chromosomes & human inheritance notes

Chromosomes & Human Inheritance
All Materials © Cmassengale


  • Thomas Sutton in 1902 proposed that genes are located on chromosomes
  • Called the Chromosome Theory of Inheritance
  • For most of the life of the cell, chromosomes are too elongated to be seen under a microscope & are  called chromatin
  • Before a cell gets ready to divide, each chromosome is duplicated & condenses into short structures
  • Each chromosome is composed of a single, tightly coiled DNA molecule 
  • The two DNA strands are homologous (duplicates) and are held together by the centromere
  • While they are still attached, the duplicated chromosomes are called sister chromatids

  • Fertilization restores the diploid chromosome number and paired condition for alleles in the zygote
  • Chromosomes can be categorized as two types — autosomes & sex chromosomes
  • Autosomes are non-sex chromosomes that are the same number and kind between sexes
  • Sex chromosomes determine if the individual is male or female
  • Sex chromosomes in the human female are XX and those of the male are XY
  • Males produce X-containing and Y-containing gametes; therefore males determine the sex of offspring 

Chromosome Numbers:

  • All animals have a characteristic number of chromosomes in their somatic or body cells called the diploid (or 2n) number.
  • The gametes or sex cells (egg & sperm)  contain half the number of chromosomes as a body cell; known as the haploid number (n) of chromosomes

Diploid (2n) numbers of Organisms












  • Also called a family tree
  • Squares represent males and circles represent females
  • Horizontal lines connecting a male and female represent mating
  • Vertical lines extending downward from a couple represent their children
  • A shaded symbol means the individual possess the trait
  • Half-shaded symbols are carriers


Sex Linkage:

  • Thomas Hunt Morgan worked with fruit flies & confirmed that  genes were on chromosomes
    a. Fruit flies are cheaply raised in common laboratory glassware
    b. Females only mate once and lay hundreds of eggs
    c. Fruit fly generation time is short, allowing rapid experiments
  • Experiments involved fruit flies with XY system similar to human system
  • Besides genes that determine sex, sex chromosomes carry many genes for traits unrelated to sex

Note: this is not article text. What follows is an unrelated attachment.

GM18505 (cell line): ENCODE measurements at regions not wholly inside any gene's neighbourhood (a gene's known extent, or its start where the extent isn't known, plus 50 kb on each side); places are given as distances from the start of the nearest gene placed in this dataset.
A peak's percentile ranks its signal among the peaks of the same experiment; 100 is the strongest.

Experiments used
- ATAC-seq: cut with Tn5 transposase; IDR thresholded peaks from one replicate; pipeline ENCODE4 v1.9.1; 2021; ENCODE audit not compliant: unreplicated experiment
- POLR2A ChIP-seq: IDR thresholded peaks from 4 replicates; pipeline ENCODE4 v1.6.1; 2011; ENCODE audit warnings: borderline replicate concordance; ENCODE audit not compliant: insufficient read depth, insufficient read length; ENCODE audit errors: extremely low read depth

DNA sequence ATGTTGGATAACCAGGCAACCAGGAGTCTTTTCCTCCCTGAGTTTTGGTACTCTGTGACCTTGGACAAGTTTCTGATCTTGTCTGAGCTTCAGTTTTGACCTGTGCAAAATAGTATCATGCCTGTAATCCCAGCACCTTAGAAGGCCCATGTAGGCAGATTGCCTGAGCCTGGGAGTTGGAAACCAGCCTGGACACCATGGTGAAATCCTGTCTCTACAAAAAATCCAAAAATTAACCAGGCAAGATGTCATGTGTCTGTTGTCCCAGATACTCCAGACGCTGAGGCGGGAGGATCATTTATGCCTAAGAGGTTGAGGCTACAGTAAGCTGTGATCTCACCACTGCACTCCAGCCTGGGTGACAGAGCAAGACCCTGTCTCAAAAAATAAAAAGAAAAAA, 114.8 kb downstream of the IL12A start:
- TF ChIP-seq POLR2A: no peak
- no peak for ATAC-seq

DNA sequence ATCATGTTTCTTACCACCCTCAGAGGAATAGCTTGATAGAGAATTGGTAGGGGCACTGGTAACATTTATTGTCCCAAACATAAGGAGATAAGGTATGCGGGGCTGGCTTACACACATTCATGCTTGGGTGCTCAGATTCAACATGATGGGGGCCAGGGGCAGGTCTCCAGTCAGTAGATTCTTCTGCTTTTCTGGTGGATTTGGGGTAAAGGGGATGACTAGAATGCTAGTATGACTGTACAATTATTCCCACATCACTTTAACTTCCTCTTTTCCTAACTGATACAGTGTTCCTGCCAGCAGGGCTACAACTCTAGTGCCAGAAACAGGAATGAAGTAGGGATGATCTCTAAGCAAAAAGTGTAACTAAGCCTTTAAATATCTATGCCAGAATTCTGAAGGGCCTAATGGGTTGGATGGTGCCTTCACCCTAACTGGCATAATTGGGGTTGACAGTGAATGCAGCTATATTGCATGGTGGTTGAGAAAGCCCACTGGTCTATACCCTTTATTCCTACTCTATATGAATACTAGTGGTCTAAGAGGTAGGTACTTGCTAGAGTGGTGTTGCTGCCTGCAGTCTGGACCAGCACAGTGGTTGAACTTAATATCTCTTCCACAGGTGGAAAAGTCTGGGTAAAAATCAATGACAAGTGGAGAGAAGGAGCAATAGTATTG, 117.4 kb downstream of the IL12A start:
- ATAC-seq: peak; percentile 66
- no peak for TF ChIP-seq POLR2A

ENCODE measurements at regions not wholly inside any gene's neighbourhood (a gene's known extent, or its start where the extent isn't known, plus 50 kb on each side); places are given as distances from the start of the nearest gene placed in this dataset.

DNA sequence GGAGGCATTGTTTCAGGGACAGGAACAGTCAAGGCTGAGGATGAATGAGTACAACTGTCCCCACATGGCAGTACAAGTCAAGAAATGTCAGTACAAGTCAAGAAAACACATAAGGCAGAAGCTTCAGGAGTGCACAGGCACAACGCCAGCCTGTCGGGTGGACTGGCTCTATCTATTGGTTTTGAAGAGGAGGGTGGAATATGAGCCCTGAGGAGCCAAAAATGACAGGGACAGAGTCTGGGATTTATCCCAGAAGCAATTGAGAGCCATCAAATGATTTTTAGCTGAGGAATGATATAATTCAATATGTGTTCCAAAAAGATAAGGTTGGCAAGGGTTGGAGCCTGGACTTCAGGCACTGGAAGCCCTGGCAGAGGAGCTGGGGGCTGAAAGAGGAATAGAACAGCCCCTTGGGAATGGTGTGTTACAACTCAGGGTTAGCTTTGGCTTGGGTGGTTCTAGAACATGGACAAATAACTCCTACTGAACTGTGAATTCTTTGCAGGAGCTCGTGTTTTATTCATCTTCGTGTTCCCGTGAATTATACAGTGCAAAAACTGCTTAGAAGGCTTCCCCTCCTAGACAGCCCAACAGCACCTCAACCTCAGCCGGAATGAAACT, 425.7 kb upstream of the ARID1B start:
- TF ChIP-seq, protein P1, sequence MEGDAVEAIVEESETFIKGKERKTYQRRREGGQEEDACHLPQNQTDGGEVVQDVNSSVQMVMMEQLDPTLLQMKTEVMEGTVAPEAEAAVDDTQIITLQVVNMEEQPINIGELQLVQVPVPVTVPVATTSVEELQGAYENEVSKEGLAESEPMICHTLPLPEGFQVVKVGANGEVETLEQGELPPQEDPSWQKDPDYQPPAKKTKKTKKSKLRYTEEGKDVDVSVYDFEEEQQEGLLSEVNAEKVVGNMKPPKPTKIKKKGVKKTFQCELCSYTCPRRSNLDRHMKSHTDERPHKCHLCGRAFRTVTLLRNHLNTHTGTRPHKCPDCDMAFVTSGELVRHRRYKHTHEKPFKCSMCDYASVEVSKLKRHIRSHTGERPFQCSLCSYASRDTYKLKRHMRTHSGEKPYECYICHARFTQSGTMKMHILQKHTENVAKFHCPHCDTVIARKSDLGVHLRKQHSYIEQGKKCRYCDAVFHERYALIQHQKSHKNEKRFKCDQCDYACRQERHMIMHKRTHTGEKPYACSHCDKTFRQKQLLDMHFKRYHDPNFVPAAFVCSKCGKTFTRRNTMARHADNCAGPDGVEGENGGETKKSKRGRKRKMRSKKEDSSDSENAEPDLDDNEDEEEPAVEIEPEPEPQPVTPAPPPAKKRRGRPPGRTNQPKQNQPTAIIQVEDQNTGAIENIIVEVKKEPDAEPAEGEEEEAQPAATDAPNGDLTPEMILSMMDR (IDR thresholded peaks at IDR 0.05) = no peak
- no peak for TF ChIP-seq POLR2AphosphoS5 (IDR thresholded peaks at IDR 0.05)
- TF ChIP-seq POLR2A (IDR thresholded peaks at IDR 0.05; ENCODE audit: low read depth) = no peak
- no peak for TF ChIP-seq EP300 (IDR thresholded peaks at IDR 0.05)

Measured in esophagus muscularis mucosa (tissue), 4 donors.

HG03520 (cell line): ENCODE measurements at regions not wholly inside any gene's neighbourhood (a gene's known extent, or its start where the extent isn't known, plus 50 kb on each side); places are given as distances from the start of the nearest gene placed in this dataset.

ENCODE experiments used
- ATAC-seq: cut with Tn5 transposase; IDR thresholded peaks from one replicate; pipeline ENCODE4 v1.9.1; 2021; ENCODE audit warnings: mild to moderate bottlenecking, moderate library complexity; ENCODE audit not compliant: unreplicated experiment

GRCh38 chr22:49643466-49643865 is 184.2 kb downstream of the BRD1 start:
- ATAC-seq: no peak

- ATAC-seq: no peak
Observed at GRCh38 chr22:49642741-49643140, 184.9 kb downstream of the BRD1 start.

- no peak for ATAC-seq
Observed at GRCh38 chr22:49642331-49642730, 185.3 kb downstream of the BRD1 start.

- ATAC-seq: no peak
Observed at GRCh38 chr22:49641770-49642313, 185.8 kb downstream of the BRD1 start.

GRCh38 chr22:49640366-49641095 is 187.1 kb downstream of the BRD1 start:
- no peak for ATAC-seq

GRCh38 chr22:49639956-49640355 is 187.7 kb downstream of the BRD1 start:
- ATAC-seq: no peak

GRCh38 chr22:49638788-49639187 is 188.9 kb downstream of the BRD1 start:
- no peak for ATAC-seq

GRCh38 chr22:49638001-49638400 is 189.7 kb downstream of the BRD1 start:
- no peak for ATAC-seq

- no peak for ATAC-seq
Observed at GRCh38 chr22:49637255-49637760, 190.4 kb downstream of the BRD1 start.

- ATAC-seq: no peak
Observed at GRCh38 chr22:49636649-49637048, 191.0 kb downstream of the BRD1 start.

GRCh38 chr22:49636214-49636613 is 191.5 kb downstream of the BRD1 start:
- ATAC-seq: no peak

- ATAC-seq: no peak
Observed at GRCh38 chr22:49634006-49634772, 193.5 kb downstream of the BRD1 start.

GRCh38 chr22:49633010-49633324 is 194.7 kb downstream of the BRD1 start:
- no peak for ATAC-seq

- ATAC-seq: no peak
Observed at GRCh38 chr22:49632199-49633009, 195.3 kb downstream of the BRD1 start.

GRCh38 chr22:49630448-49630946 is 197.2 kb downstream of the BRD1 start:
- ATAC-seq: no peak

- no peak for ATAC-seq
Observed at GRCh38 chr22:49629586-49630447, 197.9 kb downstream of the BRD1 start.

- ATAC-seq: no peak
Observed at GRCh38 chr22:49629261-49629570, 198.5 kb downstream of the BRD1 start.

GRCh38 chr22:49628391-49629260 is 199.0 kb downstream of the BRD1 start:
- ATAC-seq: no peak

• X-linked gene is any gene located on the X chromosome that are missing on the Y chromosome
  • X-linked alleles are designated as superscripts to X chromosome
  • Newly discovered mutant male fruit fly had white eyes

Mutant White-eyed  & Wild, Red-eyed 

  • Cross of white-eyed male with dominant red-eyed female yield expected 3:1 red-to-white ratio; however, all white-eyed flies were males
  • An allele for eye color on the X but not Y chromosome supports the results of the cross
  • Heterozygous females are carriers that do not show the trait but can pass it on
  • Males are never carriers but express the one allele on the X chromosome
  • Red-green color-blindness is X-linked recessive
  • In humans, another well-known X-linked traits is hemophilia (free bleeders that lack clotting factors in their blood)
  • One of the most famous genetic cases involving hemophilia goes back to Queen Victoria who was a carrier for the disorder and married Prince Albert who was normal
  • Their children married other royalty, and spread the gene throughout the royal families of Europe

Royal Pedigree

Example Sex-Linked Problems:

    1. What are the results of crossing a colorblind male with a female carrier for colorblindness?

Trait:     Red-Green Colorblindness

Alleles:     XC    normal vision
                 Xc    colorblindness

XCXc       x    Xc Y

  XC Y   Genotypes:    XCXC ,XCY, XCXc, XcY
XC XCXC XCY   Genotypic Ratio: 1:1:1:1
Xc XCXc XcY   Phenotypes:
normal vision female, normal vision male, female carrier, colorblind male

     2. What are the results of crossing a colorblind male with a colorblind female? 


Trait:     Red-Green Colorblindness

Alleles:     XC    normal vision
                 Xc    colorblindness

XcXc       x    Xc Y